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This is great! I have been waiting for someone to put into words what I have been thinking about and struggling to do for several years as an educator. In fact, this is what finally made me settle on a Master's program. I love, love the reference to baking and how everyone differs in their strengths in a kitchen. The separation of ideas is broken down so simply that this some thing I would like to bring back to our school's instructional coach for use in trainings on differentiation and co-teaching. This also made me look at a few things I do that I could do better with instruction delivery. I am constantly reexamining my instruction, lessons, and assignments to identify if they are connecting with ALL my students.

Former NYC teacher, Consultant, Creator and writer of EdGeeks.com

Ms. Garcia

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I'm glad that you found it so simple to apply, that was the goal! You ask a fantastic question and an important one since it applies to many teachers out there. Resources are a great struggle for many of us. One thing I always keep in mind is that if you have a computer (which you obviously do as you are responding to this post), you can always make modifications by creating your own worksheets on microsoft word and making modifications to the original document...and always save everything! It will come in useful with future students. Often, differentiation does not require extra materials, but can be a simple task adjustment (for example: if you set your students up with a writing assignment, you might pull a group of 5 students and give a modified task or do a shared writing activity). It could even be as simple as creating a personal dictionary for each student on index cards or in a notebook, where you assist students in adding appropriate new vocabulary at their level. I guess the greatest tip I can give you is that your brain, passion and creativity are your best resources for differentiation - it takes a wide imagination to reach all students. Finally, DonorsChoose is a fantastic resource that has been supporting teachers for years (http://www.donorschoose.org/) and it might help you too.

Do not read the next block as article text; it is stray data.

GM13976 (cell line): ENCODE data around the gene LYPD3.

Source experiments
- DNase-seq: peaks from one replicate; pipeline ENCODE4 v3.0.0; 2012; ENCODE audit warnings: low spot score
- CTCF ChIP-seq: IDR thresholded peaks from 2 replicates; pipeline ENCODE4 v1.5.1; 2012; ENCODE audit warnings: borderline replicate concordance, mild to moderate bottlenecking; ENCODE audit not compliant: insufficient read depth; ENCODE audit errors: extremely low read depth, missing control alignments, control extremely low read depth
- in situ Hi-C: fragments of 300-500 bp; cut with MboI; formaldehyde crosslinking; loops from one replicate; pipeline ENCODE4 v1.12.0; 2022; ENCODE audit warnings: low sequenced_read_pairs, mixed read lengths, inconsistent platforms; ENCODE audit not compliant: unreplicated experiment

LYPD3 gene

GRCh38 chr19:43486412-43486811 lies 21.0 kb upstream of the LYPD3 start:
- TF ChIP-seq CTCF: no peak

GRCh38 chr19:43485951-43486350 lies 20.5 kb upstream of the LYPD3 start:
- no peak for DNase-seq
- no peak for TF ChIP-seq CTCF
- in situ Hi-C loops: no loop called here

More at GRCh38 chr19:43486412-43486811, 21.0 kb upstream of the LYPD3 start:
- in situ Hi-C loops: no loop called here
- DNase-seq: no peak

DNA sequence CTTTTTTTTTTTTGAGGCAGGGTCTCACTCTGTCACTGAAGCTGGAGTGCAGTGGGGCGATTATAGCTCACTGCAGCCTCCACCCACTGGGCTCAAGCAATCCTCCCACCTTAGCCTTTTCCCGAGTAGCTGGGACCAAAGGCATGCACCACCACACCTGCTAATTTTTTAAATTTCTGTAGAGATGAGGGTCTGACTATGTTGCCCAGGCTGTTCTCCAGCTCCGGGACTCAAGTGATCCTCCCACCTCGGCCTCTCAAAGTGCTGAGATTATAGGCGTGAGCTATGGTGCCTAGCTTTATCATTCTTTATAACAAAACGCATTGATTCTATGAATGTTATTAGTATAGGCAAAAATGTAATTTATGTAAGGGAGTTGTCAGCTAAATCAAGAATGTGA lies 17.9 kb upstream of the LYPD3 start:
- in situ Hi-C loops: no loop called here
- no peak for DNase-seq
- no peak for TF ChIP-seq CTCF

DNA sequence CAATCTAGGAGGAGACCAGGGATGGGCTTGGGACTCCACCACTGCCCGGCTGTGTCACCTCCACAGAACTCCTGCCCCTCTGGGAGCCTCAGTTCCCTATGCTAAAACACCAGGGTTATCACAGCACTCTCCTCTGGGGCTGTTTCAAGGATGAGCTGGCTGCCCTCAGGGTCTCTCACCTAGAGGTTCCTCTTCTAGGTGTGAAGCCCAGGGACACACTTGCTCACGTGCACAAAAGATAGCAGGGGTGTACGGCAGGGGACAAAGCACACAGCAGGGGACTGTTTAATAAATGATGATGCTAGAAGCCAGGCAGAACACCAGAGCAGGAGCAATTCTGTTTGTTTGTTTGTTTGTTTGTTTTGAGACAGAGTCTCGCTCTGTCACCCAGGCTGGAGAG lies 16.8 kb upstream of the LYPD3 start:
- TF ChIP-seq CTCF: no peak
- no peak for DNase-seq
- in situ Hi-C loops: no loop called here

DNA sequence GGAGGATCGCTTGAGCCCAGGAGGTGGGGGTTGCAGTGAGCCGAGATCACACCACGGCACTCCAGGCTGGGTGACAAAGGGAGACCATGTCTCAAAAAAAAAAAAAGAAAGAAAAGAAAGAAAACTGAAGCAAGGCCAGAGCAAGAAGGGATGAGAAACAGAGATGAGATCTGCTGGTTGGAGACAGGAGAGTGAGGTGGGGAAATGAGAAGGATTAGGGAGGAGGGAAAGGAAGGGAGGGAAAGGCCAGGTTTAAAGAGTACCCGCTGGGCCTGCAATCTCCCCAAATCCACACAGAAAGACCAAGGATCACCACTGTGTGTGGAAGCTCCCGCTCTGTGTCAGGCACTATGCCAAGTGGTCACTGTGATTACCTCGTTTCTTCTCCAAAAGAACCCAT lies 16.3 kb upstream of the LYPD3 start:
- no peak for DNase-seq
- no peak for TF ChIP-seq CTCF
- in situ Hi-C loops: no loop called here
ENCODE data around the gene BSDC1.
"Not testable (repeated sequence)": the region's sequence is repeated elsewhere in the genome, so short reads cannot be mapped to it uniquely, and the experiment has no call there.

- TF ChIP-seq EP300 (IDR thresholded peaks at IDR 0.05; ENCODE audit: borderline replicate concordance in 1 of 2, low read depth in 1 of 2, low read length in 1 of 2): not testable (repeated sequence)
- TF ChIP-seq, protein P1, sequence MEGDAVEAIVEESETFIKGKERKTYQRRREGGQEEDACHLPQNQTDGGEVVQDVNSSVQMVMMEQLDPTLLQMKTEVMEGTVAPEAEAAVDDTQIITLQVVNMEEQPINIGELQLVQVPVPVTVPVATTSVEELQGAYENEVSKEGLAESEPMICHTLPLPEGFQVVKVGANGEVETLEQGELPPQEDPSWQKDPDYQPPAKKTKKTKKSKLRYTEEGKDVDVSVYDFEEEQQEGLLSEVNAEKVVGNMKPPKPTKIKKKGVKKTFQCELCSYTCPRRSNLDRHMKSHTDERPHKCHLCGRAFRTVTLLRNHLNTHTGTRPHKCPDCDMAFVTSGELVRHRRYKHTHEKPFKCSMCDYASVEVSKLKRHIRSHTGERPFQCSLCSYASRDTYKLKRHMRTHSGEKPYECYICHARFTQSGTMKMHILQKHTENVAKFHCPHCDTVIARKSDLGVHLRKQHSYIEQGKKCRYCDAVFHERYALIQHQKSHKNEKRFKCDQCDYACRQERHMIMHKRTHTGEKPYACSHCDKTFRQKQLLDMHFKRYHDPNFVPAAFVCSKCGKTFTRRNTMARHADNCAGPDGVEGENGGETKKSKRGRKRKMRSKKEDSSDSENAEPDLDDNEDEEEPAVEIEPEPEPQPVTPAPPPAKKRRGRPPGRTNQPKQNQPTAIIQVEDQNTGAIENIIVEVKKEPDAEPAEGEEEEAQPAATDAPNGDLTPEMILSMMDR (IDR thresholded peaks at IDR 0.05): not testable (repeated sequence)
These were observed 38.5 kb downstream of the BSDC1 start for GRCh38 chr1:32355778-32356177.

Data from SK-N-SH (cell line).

Some other ideas that may help:
http://edgeeks.com/?p=69
http://edgeeks.com/?p=1558
http://edgeeks.com/?p=62

And of course if you have further questions you are always welcome to submit them either here or at EdGeeks.com!

High School English Teacher from Navajo Nation

I am sharing this with my

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I am sharing this with my colleagues on differentiation. Too often I get stuck in differentiating in only one area. This guide was simple and easy to apply. I loved it! But I have a question on the resources- what if you are at a rural school that struggles with supplies? My low and high students often get left out in using resources that is right with them and I find it difficult to buy or provide resources on my own. Is there anything I should keep in mind as a new teacher?

Former NYC teacher, Consultant, Creator and writer of EdGeeks.com

Thanks for reading Kacy. I

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Thanks for reading Kacy. I like the way you pay careful attention to the student who is gifted, yet who also experiences challenges in learning. This is definitely an interesting population to work with. Thanks again for stopping by. -Marisa